Climate

Japan feels the heat: global warming pushing temps higher
January 8, 2008 10:33 PM - Reuters

The average temperature in Japan could rise by up to 4.7 degrees Celsius (8.5 Fahrenheit) this century unless steps are taken to combat global warming, the Environment Ministry said on Wednesday. Japan, the world's second-biggest economy, could face a rise in the average temperature of 1.3-4.7 C (2.3-8.5 F) in the 2070-2099 period from levels registered in 1961-1990, the ministry said in a report.

Powerful storms, tornadoes hit Midwest
January 8, 2008 01:32 PM - Reuters

The U.S. Midwest was battered by rain, thunderstorms, and tornadoes late on Monday and early on Tuesday, while the central Plains was spared much of the harsh weather, which was a relief for cattle already stressed by previous storms. The National Weather Service on Tuesday had a tornado watch and severe thunderstorm warnings for parts of southwest Arkansas and flood warnings for much of northern Illinois and northern Indiana.

Floods cause havoc in southern Africa
January 8, 2008 06:41 AM - Reuters

About 1.5 million Zambians may have to flee their homes because of floods in southern Africa that have cut off vast areas of Zimbabwe and killed six people in Mozambique. Zambian state television showed people carrying beds, chickens and goats above their heads as they moved through surging waters. Half of the country has been put on alert.

U.N. climate panel head probably seeking re-election
January 7, 2008 06:10 PM -

India's Rajendra Pachauri said on Monday he will probably seek a new term as head of the U.N. climate panel that shared the 2007 Nobel Peace Prize with former U.S. Vice President Al Gore. "I think we are riding a crest ... as far as climate change is concerned, particularly spreading the information of climate change," Pachauri, 67, told Reuters in Oslo after making an evening speech about the risks of global warming.

Electric sand findings could lead to better climate models
January 7, 2008 02:48 PM - University of Michigan

ANN ARBOR, Mich.---Wind isn't acting alone in the geological process behind erosion, sand dunes and airborne dust particles called aerosols. The other culprit is electricity. By taking both factors into account, researchers at the University of Michigan have developed a new model that matches real-world measurements of "saltation" better than the decades-old classical theory. Saltation is the process of wind blowing grains of sand across a landscape, sending them bouncing against the ground and each other. The bouncing motion of the saltating grains on the soil bed kicks dust aerosols into the air.

As Global Warming Advances, We're "Losing Winter."
January 7, 2008 02:11 PM - E- The Enviornmental Magazine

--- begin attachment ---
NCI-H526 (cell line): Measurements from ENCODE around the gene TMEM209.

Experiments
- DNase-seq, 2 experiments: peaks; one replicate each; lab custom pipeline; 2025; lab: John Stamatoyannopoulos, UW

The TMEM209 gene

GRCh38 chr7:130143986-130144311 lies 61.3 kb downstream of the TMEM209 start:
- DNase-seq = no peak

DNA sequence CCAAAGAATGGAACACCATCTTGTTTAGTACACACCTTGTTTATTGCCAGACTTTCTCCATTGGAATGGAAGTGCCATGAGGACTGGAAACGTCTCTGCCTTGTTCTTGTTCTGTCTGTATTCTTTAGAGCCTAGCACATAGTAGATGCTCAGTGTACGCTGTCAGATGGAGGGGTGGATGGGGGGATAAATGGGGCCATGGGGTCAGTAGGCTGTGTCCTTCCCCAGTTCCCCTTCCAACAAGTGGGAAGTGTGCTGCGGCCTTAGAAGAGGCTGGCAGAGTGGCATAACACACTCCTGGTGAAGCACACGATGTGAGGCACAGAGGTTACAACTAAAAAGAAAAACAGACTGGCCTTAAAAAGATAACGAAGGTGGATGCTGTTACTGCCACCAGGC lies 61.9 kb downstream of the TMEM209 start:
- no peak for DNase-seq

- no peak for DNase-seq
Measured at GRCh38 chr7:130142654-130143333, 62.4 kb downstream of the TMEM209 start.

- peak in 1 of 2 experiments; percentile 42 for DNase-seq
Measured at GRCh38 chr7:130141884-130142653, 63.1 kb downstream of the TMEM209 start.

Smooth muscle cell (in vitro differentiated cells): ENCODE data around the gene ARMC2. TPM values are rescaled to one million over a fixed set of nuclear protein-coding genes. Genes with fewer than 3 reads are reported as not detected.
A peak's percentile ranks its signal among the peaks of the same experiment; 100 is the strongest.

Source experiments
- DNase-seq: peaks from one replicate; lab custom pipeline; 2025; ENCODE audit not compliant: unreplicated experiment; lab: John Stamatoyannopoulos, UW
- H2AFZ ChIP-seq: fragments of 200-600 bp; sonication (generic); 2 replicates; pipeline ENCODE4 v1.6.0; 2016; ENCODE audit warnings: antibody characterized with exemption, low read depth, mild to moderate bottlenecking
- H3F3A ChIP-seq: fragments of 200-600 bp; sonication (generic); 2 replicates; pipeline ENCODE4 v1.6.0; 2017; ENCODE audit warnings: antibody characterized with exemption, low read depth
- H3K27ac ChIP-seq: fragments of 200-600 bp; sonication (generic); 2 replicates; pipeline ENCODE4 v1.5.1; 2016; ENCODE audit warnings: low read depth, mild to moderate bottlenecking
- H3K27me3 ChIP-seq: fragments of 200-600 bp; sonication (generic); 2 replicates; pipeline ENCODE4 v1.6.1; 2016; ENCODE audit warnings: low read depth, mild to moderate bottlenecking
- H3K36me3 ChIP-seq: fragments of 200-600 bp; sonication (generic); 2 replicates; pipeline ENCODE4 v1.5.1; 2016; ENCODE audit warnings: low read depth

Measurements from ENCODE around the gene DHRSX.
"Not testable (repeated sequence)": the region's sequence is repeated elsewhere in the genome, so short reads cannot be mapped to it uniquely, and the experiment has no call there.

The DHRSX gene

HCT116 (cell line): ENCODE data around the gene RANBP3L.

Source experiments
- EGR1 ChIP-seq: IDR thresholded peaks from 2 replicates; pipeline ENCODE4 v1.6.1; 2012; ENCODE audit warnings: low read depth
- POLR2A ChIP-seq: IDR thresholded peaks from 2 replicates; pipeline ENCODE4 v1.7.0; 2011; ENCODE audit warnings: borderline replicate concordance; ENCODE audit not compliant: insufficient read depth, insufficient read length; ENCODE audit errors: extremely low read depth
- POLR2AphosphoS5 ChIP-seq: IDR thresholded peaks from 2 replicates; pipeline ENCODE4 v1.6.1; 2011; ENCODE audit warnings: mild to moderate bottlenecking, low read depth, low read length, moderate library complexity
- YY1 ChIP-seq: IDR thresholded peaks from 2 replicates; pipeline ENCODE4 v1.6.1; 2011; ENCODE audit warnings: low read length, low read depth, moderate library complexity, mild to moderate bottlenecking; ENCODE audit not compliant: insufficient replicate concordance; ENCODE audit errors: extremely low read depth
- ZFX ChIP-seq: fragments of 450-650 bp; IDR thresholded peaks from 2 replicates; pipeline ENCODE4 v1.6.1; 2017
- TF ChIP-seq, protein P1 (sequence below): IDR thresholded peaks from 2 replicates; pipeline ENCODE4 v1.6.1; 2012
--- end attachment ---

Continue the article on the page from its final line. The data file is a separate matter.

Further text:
Janisse Ray, an outdoor recreation enthusiast in Danville, Vermont, got so frustrated when the West River hadn't frozen by last January that she donned a wet suit and floated downstream in an inner tube, holding aloft a sign that said “Where’s winter?”

Heavy rains flood drought-hit Australian farmers
January 7, 2008 01:29 AM - Reuters

Heavy rains and flooding in northeast Australia have been both a blessing and a curse for drought-hit farmers, but more rain is needed to break a seven-year drought. Farm officials say a series of storms have delivered heavy, but sporadic, rain in two of Australia's largest agricultural states, Queensland and New South Wales.

Romania to contest EU carbon emission cuts: report
January 6, 2008 11:05 AM - Reuters

BUCHAREST (Reuters) - Romania has asked for an annulment of a 2007 European Commission decision to cut its carbon emission quota, a government official said. The European Commission decided in October to cut the new EU member's emission quota for 2008-2018 by 20.7 percent and lower its 2007 ceiling by 10 percent.

Floods kill six in central Mozambique
January 6, 2008 11:02 AM - Reuters

MAPUTO (Reuters) - Floods in central Mozambique have killed six people, driven thousands from their homes and forced others to seek refuge in trees and on rooftops, a senior official said on Sunday. The head of Mozambique's national relief agency INGC, Paulo Zucula, said the flooding caused by torrential rains had cut major transport links to neighboring countries.

Flights cancelled as heavy snowfalls hit Iran
January 6, 2008 07:21 AM - Reuters

TEHRAN (Reuters) - Some of the heaviest snowfalls in years caused severe transport disruptions in Iran on Sunday, forcing the cancellation of most flights and the closure of many roads, Iranian media said. All international and domestic flights to and from Tehran were cancelled and some northwestern cities saw their first snow in 20 years. State radio said many roads to and from Tehran were also closed.

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